Upstream oil firms on track to post highest-ever profits of $834b in 2022

The main contributing factor to these record financials is sustained high oil and gas prices



Total free cash from public oil exploration and production fell to around $126 billion in 2020 as a result of the Covid-19 pandemic and the ensuing oil price collapse, halving the prior year’s total. — File photo
Total free cash from public oil exploration and production fell to around $126 billion in 2020 as a result of the Covid-19 pandemic and the ensuing oil price collapse, halving the prior year’s total. — File photo
by

Issac John

Published: Wed 4 May 2022, 3:40 PM

Public oil exploration and production companies are on track to shatter previous record profits this year on the back of high oil and gas prices and surging demand drive financial success, according to a leading energy research and business intelligence company.

Total free cash flow (FCF) — a company’s cash from operations after accounting for outflows and asset maintenance — of oil exploration and production (E&P) companies will balloon to $834 billion, a 70 per cent increase from the $493 billion profits in 2021, according to a research by Rystad Energy.

Total FCF from public E&Ps fell to around $126 billion in 2020 as a result of the Covid-19 pandemic and the ensuing oil price collapse, halving the prior year’s total. As the global economy rebounded and fuel demand increased, last year’s FCF levels surged to nearly $500 billion, the highest profits ever for the upstream industry, analysts at Rystad Energy said.

“The current financial health of public upstream operators is at an all-time high. Still, the good times are set to get even better this year, thanks to a perfect storm of factors pushing profits and cash flow to another record high in 2022,” said Espen Erlingsen, Rystad Energy’s head of upstream research.

The main contributing factor to these record financials is sustained high oil and gas prices. With average Brent oil prices estimated at $111 per barrel in 2022, a Henry Hub gas price at $4.2 per thousand cubic feet (Mcf) and a European gas price of $25 per Mcf, total FCF for public upstream companies will reach $834 billion this year, Rystad Energy said in a research note.

The energy research firm said it is not just record high FCF on the table for public upstream operators. Cash from operations is also expected to rocket this year, breaking the $1 trillion threshold for the first time. The $1.1 trillion projected annual total is a 56 per cent jump from 2021 levels of $719 billion, which was the highest yearly total since 2014.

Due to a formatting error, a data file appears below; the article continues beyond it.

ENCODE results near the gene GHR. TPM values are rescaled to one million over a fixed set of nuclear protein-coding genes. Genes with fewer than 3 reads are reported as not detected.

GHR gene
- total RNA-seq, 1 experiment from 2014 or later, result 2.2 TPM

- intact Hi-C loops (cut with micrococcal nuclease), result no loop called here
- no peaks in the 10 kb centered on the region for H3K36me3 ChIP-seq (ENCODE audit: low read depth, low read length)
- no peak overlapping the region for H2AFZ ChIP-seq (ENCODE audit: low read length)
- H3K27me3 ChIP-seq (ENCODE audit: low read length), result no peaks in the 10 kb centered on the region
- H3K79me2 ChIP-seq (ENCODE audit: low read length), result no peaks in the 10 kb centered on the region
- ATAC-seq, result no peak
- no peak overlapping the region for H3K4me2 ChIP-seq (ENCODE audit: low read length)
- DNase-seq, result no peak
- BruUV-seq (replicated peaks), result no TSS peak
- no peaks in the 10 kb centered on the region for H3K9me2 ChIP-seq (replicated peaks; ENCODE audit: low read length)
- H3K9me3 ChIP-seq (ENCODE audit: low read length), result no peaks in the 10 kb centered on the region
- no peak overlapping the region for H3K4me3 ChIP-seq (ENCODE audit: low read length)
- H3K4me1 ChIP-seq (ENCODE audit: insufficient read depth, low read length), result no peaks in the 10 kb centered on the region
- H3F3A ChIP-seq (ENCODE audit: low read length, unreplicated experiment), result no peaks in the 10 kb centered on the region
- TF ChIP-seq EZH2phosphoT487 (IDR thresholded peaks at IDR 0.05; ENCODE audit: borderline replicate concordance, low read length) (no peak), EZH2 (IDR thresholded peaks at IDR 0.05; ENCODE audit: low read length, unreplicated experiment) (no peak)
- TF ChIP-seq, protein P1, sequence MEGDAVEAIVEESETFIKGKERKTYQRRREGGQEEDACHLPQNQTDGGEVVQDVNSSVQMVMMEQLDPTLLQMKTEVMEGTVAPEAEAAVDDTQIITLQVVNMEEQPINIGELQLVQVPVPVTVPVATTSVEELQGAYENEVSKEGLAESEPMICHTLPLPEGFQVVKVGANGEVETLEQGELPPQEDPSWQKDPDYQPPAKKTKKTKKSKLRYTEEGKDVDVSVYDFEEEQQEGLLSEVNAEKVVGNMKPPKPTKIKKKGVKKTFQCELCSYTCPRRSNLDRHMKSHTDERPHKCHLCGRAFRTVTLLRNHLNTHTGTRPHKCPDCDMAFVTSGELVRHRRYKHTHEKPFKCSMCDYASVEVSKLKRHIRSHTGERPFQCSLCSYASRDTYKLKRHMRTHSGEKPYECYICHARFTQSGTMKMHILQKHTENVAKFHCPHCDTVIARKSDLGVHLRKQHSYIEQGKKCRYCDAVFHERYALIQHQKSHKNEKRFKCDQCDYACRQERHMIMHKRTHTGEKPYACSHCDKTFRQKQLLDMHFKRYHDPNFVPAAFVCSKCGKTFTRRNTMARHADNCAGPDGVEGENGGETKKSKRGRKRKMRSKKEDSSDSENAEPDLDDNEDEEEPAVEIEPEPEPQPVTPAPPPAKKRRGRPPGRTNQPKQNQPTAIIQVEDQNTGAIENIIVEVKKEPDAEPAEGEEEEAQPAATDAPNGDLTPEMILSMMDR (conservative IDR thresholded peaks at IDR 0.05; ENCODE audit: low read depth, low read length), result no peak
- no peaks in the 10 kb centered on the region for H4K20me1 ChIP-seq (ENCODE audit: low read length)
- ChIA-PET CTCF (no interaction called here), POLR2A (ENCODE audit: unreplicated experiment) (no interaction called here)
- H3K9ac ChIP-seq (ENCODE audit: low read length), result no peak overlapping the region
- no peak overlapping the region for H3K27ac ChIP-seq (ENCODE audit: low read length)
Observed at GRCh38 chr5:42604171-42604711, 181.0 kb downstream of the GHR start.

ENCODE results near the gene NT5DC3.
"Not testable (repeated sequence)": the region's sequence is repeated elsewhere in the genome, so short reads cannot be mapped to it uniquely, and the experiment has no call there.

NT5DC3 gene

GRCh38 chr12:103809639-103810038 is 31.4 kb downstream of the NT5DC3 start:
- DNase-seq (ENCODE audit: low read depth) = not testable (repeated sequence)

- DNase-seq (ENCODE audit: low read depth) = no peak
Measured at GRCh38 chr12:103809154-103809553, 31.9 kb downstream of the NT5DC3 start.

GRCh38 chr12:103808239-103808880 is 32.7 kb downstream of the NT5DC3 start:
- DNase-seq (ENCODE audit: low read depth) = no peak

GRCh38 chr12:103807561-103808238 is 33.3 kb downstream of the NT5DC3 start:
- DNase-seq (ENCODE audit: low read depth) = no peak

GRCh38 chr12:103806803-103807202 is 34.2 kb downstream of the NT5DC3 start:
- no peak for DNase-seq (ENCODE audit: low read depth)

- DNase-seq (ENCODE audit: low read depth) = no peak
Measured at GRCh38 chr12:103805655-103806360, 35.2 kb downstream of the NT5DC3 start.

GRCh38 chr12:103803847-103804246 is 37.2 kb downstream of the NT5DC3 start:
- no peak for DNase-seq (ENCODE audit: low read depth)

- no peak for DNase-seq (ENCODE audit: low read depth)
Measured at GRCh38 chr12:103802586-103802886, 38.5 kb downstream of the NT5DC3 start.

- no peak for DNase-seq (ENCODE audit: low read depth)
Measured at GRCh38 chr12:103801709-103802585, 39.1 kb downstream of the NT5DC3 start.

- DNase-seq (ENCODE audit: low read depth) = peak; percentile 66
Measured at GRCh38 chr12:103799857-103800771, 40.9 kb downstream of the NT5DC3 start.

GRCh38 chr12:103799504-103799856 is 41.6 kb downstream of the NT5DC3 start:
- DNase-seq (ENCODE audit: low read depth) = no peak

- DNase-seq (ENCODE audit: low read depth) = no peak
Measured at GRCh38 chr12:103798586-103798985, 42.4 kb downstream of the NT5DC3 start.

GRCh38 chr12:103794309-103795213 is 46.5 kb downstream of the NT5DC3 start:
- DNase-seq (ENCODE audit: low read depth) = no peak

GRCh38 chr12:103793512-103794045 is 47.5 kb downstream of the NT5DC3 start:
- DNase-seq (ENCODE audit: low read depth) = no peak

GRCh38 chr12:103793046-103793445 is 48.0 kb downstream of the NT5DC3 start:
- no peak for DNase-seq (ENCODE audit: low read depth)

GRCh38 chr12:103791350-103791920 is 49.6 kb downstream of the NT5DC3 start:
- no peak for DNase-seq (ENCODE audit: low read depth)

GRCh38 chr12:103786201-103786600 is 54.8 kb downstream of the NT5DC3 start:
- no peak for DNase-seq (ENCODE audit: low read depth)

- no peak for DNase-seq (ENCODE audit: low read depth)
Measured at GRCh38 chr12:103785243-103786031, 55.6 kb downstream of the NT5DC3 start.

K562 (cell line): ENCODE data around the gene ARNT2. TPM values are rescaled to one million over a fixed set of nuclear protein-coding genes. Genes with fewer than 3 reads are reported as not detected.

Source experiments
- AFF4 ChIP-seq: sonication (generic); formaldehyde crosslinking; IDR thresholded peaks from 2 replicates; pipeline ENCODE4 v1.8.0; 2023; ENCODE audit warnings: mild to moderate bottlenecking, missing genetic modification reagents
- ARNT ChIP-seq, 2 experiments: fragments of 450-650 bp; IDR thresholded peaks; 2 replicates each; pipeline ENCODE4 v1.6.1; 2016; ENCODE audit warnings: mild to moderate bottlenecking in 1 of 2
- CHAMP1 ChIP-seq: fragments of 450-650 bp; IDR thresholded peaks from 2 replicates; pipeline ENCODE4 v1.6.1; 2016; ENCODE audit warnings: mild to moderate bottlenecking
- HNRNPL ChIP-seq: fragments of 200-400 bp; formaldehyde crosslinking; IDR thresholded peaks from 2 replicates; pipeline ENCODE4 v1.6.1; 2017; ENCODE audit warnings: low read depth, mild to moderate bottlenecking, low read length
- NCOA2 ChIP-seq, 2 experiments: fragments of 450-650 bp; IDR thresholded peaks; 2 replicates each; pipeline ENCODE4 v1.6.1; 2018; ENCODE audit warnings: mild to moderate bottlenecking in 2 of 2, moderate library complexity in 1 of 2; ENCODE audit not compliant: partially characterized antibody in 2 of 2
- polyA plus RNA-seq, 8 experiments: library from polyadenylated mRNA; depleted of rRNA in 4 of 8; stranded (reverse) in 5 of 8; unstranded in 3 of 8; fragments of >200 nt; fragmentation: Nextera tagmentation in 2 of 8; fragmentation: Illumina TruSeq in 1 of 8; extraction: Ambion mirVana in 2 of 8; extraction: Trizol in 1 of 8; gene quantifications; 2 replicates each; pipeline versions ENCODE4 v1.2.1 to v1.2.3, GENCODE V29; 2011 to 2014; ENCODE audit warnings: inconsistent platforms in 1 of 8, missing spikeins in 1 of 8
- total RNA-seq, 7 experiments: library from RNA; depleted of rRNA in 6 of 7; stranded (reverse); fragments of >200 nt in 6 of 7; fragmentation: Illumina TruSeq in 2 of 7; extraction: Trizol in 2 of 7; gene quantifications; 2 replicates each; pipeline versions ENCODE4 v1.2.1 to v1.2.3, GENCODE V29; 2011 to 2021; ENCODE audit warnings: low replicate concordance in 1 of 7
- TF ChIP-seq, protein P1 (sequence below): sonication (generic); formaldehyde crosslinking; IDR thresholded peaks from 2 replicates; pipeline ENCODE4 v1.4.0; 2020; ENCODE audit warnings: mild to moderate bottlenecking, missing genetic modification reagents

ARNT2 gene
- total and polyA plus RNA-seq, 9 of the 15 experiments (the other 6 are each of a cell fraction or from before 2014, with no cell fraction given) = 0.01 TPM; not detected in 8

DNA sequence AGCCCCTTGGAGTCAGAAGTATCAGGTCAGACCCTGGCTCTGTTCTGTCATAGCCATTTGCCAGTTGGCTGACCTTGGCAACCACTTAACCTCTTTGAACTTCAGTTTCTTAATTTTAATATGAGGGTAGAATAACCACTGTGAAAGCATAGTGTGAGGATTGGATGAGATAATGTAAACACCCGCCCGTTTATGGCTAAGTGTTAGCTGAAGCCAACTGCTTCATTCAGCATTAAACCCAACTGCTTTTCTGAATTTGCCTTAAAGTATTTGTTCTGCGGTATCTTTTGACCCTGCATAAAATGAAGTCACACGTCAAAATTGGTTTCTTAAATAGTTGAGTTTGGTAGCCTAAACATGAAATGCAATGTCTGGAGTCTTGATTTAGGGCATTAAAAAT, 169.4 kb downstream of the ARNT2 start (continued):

“Cash from operations is typically used to fund new investments and financial costs, such as debt payments and dividends. In 2020, cash from operations dropped by almost $200 billion, or around 35 per cent, implying that companies had less money to finance new activity and issue payouts to their owners. As a result, investments also dropped in 2020, falling by almost $100 billion or around 30 per cent,” it noted.

However, despite the robust growth in cash from operations, investments are not expected to grow significantly this year, inching up to $286 billion from $258 billion in 2021. “The investment ratio shows the disparity between record cash flow and profits, and the portion of those windfalls that are reinvested. This ratio has fluctuated during the past decade, averaging around 72 per cent,” Rystad Energy said in its research report.

This year, the projected investment ratio is expected to plunge to 26 per cent, the lowest since the early 1980s. Almost all the large public E&P companies will have an investment ratio between 20 per cent and 30 per cent in 2022. US independent Occidental Petroleum has the lowest ratio of about 20 per cent, while US major ExxonMobil is expected to see the most significant increase in FCF in 2022, growing by about $18 billion.

“The meager investment ratio and soaring FCF indicate that public E&P companies will have significant cash available to pay down debt or fork out dividends to shareholders. Much of last year’s profit was spent on reducing debt, which has left upstream operators in a very healthy financial position. The upshot of this is that a significant portion of the vast profits anticipated this year will likely be paid out to shareholders,” said the report.

— issacjohn@khaleejtimes.com


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